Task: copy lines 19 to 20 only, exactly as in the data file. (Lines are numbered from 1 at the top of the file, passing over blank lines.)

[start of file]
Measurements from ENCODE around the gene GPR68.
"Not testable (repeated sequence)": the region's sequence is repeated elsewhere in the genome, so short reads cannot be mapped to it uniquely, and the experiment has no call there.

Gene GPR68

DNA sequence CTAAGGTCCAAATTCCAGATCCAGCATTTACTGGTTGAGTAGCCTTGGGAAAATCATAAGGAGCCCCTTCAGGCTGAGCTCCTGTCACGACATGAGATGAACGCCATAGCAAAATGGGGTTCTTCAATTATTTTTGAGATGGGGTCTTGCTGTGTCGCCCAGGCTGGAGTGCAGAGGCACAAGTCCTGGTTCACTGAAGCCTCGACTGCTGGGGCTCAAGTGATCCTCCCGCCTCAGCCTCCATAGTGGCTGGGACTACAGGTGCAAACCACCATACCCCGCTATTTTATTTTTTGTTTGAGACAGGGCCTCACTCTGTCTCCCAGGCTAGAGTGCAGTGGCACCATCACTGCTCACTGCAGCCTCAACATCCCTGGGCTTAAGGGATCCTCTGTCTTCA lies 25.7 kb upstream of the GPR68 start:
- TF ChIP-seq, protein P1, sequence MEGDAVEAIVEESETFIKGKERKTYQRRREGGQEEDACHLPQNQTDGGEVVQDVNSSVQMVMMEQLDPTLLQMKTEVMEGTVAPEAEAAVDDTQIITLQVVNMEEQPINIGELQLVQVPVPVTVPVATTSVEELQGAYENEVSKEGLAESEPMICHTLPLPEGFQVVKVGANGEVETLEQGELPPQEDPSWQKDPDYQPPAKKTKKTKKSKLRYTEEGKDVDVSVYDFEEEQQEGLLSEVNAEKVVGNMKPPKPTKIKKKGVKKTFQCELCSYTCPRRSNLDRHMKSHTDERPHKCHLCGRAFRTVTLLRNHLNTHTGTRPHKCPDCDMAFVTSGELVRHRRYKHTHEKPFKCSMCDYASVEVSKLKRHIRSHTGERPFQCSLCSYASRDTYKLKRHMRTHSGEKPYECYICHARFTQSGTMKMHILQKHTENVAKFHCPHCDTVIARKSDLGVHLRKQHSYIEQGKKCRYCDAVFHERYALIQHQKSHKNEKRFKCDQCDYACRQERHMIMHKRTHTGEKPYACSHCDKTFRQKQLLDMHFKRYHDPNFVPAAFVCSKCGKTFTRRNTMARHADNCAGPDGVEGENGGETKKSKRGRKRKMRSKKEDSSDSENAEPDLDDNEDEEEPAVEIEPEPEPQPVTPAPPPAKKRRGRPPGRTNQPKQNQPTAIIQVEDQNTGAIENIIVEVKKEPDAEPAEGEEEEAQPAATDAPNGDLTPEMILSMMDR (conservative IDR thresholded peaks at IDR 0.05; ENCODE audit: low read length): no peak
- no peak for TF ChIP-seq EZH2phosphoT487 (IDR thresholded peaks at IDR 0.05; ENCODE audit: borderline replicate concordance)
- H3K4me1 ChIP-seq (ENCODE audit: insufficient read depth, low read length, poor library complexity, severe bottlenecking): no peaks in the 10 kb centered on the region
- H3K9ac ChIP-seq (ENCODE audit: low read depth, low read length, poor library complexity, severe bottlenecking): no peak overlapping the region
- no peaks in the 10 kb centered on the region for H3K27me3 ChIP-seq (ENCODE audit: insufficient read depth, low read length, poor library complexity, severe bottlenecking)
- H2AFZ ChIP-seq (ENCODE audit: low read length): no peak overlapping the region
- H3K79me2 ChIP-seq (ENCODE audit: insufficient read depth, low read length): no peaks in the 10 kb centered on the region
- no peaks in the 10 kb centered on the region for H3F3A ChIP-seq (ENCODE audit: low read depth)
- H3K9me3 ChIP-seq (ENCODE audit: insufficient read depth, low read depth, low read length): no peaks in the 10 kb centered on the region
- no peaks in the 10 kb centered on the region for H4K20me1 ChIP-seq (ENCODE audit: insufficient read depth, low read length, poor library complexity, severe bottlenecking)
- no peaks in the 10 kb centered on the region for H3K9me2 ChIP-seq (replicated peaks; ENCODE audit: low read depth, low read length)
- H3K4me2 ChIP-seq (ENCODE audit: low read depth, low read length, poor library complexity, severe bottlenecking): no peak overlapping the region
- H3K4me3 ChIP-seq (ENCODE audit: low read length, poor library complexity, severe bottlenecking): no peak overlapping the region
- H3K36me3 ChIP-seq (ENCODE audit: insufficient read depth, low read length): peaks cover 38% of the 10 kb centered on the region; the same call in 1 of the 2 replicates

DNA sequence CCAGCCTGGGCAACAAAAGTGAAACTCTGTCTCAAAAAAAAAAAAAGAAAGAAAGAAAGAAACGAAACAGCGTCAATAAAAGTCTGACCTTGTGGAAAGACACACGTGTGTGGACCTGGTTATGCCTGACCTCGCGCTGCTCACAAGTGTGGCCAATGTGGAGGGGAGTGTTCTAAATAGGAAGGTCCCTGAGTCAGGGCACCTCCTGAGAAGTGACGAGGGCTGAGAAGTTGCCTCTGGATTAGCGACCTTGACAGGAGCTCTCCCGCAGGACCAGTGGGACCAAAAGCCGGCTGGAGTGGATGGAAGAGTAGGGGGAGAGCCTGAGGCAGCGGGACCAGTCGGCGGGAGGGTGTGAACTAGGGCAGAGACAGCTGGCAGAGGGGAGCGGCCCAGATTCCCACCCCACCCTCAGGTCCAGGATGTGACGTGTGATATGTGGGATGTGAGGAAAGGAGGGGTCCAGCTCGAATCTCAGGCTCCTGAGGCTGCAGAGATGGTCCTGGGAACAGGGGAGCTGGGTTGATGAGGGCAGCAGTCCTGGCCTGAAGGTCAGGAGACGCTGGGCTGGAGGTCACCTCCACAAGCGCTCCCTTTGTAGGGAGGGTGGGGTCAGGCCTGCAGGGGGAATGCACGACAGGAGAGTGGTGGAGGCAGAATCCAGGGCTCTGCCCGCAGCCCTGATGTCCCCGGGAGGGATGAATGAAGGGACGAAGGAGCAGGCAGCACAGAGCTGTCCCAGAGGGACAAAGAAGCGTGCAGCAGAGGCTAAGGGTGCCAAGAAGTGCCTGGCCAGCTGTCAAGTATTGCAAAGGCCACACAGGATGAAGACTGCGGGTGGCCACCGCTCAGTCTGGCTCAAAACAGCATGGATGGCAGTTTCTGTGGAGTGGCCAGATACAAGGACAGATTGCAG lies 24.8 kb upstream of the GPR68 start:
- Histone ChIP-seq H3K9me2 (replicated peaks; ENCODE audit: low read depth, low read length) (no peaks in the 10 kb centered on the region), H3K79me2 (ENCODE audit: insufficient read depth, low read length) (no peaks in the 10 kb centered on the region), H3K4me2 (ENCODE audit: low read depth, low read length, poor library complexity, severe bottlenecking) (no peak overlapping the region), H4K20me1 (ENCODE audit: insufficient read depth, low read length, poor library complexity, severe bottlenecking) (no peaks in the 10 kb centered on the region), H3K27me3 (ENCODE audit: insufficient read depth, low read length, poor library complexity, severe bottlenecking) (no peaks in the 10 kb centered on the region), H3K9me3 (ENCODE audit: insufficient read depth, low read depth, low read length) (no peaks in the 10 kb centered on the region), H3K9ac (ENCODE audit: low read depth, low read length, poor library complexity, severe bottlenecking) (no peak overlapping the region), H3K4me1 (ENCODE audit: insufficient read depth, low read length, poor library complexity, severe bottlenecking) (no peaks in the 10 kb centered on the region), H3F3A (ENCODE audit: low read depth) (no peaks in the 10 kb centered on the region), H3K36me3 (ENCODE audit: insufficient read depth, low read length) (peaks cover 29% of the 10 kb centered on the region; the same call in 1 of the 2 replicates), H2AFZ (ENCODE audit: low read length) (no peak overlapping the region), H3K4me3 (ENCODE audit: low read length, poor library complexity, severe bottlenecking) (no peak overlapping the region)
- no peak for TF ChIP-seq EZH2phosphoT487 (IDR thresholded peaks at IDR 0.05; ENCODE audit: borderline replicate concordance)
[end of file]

DNA sequence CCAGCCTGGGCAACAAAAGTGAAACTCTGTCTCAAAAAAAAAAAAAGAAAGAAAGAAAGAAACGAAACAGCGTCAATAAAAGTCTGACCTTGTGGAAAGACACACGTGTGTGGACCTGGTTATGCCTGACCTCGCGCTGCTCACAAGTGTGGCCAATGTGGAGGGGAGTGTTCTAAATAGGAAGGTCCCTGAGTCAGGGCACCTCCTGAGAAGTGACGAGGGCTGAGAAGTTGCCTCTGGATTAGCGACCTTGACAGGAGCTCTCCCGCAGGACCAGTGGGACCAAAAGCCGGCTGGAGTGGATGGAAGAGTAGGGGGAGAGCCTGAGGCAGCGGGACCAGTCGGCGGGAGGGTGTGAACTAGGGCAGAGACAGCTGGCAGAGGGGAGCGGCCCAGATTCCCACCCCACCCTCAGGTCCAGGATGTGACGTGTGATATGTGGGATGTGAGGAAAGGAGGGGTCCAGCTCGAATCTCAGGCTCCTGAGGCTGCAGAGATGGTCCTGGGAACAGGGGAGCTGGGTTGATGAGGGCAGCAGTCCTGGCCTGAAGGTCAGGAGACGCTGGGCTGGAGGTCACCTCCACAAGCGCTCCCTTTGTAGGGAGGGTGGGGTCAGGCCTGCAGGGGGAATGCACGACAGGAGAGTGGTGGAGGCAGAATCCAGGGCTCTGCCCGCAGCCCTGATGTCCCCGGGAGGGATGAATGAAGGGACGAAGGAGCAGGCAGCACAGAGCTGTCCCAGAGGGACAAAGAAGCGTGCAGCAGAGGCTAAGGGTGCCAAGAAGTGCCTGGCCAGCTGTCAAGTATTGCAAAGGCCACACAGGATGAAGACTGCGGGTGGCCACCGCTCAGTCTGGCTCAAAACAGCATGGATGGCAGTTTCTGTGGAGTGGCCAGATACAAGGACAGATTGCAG lies 24.8 kb upstream of the GPR68 start:
- Histone ChIP-seq H3K9me2 (replicated peaks; ENCODE audit: low read depth, low read length) (no peaks in the 10 kb centered on the region), H3K79me2 (ENCODE audit: insufficient read depth, low read length) (no peaks in the 10 kb centered on the region), H3K4me2 (ENCODE audit: low read depth, low read length, poor library complexity, severe bottlenecking) (no peak overlapping the region), H4K20me1 (ENCODE audit: insufficient read depth, low read length, poor library complexity, severe bottlenecking) (no peaks in the 10 kb centered on the region), H3K27me3 (ENCODE audit: insufficient read depth, low read length, poor library complexity, severe bottlenecking) (no peaks in the 10 kb centered on the region), H3K9me3 (ENCODE audit: insufficient read depth, low read depth, low read length) (no peaks in the 10 kb centered on the region), H3K9ac (ENCODE audit: low read depth, low read length, poor library complexity, severe bottlenecking) (no peak overlapping the region), H3K4me1 (ENCODE audit: insufficient read depth, low read length, poor library complexity, severe bottlenecking) (no peaks in the 10 kb centered on the region), H3F3A (ENCODE audit: low read depth) (no peaks in the 10 kb centered on the region), H3K36me3 (ENCODE audit: insufficient read depth, low read length) (peaks cover 29% of the 10 kb centered on the region; the same call in 1 of the 2 replicates), H2AFZ (ENCODE audit: low read length) (no peak overlapping the region), H3K4me3 (ENCODE audit: low read length, poor library complexity, severe bottlenecking) (no peak overlapping the region)